Executive summary

Nitrogen is often the limiting nutrient for the growth of plants and crops on which animals and humans feed. The rapid growth in the use of fertilisers has been one factor contributing to increased crop yields. Around half the world’s population depends on nitrogen fertilisers for their food consumption, making nitrogen essential to global food security, and it will be increasingly so as population grows to an estimated 9.7 billion by 2050.

Humans have doubled the annual flow of nitrogen following the discovery of the Haber-Bosch process a century ago, which allowed us to convert molecular nitrogen from the air into usable nitrogen for fertiliser (80%) and industrial uses (20%). The expansion of cropland devoted to nitrogen-fixing legumes and the large-scale burning of fossil fuels have also increased nitrogen fixation. The relative size of the modification of the nitrogen cycle by human activity is far greater in magnitude than the parallel modification of the carbon cycle.

Nitrogen moves among environmental media and takes on multiple forms, creating multiple risks to the environment. Atmospheric emissions of nitrogen oxides reduce air quality via the creation of ground-level ozone and, when combined with ammonia, via particulate matter, increasing human health risks such as respiratory illnesses and cancer. Nitrates in water bodies contribute to eutrophication in lakes and coastal areas, impacting on fisheries, and affecting drinking water quality. Nitrogen can also damage ecosystems through acidification of soils and seas.

Nitrogen is also intimately linked to climate change through its influence on rates of biological activity and the uptake of carbon dioxide by ecosystems, influencing the so-called carbon fertilisation effect. Additionally, nitrous oxide is an important greenhouse gas in its own right. In the stratosphere, nitrous oxide is also a powerful ozone depleting substance.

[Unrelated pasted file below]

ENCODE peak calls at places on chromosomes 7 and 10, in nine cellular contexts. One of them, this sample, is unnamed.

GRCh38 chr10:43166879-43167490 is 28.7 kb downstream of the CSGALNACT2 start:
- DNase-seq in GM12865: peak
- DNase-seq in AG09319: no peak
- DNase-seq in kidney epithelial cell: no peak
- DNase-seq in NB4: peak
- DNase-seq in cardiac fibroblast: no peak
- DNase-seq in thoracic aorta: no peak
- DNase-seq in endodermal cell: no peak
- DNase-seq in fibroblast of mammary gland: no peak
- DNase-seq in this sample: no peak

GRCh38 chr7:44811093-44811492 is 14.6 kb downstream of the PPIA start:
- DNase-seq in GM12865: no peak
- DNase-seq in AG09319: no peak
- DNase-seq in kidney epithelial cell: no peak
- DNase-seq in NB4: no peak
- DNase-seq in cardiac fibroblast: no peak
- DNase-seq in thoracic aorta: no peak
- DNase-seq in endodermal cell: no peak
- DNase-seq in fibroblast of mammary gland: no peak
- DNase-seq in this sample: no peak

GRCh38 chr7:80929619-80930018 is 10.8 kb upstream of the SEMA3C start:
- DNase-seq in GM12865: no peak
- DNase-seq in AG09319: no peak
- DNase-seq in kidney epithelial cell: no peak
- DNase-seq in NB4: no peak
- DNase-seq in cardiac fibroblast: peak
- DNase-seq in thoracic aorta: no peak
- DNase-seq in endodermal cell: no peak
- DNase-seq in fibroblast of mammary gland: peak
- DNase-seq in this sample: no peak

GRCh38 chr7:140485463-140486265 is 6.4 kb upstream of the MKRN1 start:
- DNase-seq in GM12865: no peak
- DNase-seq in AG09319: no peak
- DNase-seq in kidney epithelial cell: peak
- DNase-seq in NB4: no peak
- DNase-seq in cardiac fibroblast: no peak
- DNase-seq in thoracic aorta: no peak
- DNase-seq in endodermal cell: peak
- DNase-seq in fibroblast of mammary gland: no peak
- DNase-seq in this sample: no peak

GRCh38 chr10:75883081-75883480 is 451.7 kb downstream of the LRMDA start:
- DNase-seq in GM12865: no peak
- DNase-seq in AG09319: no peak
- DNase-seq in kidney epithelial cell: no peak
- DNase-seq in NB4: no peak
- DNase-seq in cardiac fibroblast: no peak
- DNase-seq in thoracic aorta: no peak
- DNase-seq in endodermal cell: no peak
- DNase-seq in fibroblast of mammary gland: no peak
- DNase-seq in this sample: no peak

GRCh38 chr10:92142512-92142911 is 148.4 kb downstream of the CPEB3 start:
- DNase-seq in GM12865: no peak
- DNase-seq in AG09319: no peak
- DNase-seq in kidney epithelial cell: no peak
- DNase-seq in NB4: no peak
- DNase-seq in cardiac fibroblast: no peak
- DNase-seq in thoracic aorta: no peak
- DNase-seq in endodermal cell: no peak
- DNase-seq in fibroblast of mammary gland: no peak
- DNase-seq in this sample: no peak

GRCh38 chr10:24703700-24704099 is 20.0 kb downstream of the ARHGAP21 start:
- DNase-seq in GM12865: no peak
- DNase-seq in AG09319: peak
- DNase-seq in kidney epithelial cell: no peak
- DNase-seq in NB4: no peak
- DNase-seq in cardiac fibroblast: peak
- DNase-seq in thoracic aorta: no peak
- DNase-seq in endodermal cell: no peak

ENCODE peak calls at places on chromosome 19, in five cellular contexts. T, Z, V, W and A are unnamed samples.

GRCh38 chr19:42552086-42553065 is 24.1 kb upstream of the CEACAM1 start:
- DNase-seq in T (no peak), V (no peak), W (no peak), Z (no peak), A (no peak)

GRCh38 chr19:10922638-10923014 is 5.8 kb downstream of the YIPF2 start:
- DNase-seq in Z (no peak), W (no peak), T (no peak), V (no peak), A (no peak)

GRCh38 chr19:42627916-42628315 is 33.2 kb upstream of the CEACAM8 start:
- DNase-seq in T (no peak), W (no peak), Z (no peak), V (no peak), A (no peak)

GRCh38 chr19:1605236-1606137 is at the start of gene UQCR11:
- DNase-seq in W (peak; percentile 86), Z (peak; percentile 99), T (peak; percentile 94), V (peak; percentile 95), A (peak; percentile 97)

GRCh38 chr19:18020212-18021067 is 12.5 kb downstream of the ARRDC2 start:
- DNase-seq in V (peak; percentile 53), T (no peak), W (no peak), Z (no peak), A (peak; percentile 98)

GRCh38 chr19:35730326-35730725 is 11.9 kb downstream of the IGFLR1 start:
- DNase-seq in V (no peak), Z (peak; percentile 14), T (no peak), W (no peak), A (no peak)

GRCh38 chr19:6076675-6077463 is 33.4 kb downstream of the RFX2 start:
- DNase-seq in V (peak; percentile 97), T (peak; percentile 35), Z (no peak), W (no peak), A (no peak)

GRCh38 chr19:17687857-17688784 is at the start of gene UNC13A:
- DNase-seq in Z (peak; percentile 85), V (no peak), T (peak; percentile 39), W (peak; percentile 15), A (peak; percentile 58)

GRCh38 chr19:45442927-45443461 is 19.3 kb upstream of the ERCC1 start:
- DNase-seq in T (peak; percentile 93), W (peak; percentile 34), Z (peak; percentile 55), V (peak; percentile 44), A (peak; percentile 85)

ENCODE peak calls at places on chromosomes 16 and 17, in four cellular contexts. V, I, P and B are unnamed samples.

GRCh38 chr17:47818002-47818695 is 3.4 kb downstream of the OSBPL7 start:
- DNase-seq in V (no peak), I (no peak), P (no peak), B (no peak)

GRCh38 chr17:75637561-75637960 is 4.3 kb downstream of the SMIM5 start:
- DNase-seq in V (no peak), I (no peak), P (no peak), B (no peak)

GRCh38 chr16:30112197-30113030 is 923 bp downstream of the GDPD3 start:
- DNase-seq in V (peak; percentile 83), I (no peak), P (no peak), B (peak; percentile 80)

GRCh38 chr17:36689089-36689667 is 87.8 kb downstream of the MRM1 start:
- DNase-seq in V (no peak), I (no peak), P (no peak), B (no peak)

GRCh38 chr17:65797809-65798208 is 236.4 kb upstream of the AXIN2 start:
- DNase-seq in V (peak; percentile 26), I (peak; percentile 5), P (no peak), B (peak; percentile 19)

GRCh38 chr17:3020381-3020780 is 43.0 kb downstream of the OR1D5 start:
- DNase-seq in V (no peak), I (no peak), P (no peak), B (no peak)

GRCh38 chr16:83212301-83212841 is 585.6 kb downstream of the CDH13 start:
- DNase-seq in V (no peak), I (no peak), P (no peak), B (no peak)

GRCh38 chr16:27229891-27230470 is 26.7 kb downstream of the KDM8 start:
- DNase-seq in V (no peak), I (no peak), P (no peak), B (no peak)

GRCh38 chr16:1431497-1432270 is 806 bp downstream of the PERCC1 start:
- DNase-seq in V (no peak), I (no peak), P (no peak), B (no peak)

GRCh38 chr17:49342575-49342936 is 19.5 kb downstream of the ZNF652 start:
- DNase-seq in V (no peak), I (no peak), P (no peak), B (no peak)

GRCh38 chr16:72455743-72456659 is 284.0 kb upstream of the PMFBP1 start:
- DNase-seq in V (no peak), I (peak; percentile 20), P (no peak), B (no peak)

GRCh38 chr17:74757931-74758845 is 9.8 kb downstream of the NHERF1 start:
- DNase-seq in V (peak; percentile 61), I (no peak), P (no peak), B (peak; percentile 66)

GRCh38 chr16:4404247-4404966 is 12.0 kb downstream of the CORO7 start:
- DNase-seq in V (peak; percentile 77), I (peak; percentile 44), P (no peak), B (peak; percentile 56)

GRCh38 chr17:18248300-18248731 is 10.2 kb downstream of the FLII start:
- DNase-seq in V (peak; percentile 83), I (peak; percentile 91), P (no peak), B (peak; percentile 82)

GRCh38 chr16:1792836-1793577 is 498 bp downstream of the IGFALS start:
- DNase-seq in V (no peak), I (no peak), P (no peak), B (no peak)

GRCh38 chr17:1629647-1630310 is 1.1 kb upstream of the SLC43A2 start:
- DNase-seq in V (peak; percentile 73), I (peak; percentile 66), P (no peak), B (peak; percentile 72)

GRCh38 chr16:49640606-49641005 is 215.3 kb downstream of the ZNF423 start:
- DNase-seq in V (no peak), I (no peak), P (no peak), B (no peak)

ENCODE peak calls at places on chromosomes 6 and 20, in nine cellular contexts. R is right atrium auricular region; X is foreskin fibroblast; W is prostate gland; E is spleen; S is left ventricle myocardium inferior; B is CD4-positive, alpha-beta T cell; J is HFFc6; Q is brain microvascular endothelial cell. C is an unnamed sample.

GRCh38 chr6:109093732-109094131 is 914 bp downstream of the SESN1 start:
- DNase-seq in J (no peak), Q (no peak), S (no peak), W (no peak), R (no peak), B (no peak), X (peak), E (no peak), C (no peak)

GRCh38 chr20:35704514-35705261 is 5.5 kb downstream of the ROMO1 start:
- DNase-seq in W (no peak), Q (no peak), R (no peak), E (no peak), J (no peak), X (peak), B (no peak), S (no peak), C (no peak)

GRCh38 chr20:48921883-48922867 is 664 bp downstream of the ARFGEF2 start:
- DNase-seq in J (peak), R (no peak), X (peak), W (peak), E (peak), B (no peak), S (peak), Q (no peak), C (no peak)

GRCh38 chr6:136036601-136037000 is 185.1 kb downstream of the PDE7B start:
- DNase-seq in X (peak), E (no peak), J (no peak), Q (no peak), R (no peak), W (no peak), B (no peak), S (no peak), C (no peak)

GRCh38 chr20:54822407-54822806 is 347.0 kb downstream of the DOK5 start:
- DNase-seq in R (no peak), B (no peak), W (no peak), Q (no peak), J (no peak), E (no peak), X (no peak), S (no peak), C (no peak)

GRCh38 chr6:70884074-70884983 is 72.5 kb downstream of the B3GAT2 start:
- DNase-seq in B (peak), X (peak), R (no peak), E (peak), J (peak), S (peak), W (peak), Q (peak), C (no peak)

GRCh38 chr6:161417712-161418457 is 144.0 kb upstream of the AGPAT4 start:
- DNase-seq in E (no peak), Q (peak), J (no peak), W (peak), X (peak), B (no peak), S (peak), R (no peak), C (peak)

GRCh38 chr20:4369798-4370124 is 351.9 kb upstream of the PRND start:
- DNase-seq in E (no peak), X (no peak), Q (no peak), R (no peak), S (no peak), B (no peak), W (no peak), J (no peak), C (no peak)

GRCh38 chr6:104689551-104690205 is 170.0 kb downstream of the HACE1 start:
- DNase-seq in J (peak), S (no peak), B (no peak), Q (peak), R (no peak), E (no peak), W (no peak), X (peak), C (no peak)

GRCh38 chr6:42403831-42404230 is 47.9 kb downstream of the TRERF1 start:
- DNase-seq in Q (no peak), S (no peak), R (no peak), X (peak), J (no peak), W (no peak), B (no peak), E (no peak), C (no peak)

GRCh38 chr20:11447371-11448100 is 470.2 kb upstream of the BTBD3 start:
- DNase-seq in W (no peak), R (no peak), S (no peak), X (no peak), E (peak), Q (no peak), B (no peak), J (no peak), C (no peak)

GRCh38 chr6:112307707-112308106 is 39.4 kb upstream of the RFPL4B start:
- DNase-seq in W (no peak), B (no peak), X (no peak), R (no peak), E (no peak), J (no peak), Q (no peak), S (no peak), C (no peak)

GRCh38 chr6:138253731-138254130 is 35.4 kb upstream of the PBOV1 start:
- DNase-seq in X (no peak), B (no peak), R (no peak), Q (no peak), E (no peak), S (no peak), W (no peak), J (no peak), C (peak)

Each of these nitrogen forms contributes to a sequence of environmental and human health impacts. This has been referred to as the nitrogen ‘cascade’. Uncertainties abound concerning such cascading effects. We do not fully understand the resilience of ecosystems to increased nitrogen loading. We are often unaware of the ecosystem services we may be losing by an insufficient focus on the wider consequences of the human acceleration of the nitrogen cycle.

Such uncertainties, coupled with the need to manage the risks of nitrogen pollution and to monitor and control the steady increase in atmospheric nitrous oxide concentrations, calls for a three-pronged approach:

  • First, there is a need to manage local pollution risks by better understanding the pathways of nitrogen between sources and impacts (the “spatially targeted risk approach”)

  • Second, account must be taken of the observed increase in global atmospheric concentrations of nitrous oxide that have consequences for both climate change and stratospheric ozone (the “global risk approach”)

  • Third, there is a need to prevent “excessive” nitrogen entering the environment by developing strategies addressed to the different sources (on the basis of the most cost effective means) to reduce them (the “precautionary approach”).

Regardless of the approach (risk or precautionary), evaluation criteria are needed to select the right nitrogen policy instruments. First, it is necessary to assess and manage the unintended effects on nitrogen emissions of policies primarily aimed at economic objectives (agricultural production, energy supply) or environmental objectives other than nitrogen pollution (e.g. climate change). Secondly, nitrogen policy instruments can then be selected on the basis of their cost-effectiveness and provided that the "feasibility" of their implementation is not a problem.

To be effective, nitrogen policy measures should also consider possible unintended effects due to the nitrogen cascade. In particular, efforts to lessen the impacts caused by nitrogen in one area of the environment should not result in unintended nitrogen impacts in other areas (“pollution swapping” effects), and should maximise opportunities to reduce other nitrogen impacts (“synergy” effects).

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